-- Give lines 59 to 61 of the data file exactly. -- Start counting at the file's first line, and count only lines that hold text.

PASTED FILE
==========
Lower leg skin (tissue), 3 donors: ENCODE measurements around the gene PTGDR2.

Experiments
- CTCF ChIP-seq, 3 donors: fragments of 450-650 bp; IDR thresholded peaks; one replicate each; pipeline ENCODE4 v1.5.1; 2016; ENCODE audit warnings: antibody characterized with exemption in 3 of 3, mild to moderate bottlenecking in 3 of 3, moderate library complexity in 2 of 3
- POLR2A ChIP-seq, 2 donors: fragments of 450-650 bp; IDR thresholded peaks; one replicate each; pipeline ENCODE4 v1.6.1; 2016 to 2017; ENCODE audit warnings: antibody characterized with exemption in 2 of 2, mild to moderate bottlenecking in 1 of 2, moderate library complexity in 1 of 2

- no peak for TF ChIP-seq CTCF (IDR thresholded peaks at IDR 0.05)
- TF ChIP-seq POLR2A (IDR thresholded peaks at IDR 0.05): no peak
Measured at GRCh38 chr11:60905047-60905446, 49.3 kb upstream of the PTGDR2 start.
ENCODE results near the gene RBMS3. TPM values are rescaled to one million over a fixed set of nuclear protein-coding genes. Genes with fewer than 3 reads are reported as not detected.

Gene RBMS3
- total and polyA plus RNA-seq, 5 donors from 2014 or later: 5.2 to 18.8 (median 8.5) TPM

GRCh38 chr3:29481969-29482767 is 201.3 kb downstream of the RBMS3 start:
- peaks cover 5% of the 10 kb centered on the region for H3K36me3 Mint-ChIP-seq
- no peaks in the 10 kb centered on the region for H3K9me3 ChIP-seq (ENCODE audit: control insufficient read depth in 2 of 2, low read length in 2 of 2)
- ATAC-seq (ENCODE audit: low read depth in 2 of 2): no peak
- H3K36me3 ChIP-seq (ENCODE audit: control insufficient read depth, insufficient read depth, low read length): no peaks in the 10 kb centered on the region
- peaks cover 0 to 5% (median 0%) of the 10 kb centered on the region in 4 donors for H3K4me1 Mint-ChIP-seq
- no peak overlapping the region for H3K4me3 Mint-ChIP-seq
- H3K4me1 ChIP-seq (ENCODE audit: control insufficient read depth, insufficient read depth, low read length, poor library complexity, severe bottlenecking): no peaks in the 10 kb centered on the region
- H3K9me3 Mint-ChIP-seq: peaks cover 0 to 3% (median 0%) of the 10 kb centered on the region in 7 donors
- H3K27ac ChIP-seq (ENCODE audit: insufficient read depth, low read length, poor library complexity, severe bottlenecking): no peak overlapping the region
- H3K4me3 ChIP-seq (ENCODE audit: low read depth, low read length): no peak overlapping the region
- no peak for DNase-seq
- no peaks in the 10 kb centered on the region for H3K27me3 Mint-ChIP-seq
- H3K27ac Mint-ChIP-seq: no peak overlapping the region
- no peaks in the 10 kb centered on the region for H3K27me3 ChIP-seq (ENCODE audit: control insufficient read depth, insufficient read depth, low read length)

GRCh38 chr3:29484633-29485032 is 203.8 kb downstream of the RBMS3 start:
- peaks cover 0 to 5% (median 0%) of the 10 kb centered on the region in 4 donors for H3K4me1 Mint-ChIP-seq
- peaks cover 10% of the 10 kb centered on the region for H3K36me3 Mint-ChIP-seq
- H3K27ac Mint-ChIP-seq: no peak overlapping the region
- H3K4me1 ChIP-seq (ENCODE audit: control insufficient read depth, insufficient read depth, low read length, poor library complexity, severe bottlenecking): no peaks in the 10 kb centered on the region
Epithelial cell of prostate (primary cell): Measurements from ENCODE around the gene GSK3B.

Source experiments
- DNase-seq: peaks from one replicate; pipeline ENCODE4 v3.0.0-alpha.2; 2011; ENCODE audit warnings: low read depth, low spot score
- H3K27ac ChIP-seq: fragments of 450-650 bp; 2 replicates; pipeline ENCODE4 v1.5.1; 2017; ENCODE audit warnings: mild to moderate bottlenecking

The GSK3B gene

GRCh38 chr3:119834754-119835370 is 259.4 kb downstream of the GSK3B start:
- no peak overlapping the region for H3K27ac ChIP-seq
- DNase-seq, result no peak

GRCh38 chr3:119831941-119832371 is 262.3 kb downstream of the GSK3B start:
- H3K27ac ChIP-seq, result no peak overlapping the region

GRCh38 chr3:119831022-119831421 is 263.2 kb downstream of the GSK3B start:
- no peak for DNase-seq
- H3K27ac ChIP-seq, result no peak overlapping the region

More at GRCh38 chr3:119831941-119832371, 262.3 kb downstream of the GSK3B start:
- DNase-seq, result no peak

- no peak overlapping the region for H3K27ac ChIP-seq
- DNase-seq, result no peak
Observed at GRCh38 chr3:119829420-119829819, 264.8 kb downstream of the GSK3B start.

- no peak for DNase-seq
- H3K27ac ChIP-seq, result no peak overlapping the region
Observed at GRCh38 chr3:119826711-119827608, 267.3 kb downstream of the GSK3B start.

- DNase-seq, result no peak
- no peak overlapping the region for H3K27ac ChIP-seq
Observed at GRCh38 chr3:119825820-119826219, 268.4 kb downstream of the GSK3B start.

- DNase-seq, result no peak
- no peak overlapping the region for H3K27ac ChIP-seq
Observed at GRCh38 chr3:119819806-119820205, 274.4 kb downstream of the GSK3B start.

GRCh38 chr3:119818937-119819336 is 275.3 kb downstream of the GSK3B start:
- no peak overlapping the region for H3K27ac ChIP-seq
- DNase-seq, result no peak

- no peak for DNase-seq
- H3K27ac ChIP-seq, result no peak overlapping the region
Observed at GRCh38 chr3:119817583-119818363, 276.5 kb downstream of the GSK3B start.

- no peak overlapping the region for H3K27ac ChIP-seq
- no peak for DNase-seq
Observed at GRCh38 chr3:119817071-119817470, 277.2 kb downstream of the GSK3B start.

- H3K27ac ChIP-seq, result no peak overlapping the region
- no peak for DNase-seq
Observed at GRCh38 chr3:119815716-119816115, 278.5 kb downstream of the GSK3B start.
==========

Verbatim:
- no peak overlapping the region for H3K27ac ChIP-seq
- DNase-seq, result no peak

- no peak for DNase-seq